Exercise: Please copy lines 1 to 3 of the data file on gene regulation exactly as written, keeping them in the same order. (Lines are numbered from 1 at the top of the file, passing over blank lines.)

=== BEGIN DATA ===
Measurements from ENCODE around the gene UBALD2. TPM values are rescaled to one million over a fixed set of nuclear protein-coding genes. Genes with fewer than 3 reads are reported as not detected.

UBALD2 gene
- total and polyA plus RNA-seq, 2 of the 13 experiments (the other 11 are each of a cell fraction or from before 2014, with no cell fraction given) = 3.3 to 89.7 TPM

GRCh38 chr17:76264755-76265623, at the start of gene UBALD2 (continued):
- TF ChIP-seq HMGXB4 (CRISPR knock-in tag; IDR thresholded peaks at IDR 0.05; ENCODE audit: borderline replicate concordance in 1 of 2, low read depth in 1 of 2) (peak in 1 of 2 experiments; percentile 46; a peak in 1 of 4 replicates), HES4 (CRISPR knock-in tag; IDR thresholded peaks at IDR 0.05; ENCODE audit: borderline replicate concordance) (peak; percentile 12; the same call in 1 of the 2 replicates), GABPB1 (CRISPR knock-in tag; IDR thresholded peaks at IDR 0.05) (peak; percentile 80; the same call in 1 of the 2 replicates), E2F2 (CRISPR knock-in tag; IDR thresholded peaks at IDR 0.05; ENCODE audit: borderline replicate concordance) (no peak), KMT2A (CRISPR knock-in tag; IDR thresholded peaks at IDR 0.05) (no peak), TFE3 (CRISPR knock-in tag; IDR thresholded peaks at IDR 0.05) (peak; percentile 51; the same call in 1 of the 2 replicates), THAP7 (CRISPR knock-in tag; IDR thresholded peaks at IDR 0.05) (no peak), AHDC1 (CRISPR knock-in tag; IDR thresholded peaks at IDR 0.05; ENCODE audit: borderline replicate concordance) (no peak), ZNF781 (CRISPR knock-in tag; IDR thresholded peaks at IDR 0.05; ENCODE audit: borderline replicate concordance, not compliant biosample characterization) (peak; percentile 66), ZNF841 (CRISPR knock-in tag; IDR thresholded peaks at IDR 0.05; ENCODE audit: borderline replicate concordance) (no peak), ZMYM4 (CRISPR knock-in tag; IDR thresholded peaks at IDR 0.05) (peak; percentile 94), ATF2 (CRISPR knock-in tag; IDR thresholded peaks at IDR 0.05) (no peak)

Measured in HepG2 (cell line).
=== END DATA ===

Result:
Measurements from ENCODE around the gene UBALD2. TPM values are rescaled to one million over a fixed set of nuclear protein-coding genes. Genes with fewer than 3 reads are reported as not detected.

UBALD2 gene
- total and polyA plus RNA-seq, 2 of the 13 experiments (the other 11 are each of a cell fraction or from before 2014, with no cell fraction given) = 3.3 to 89.7 TPM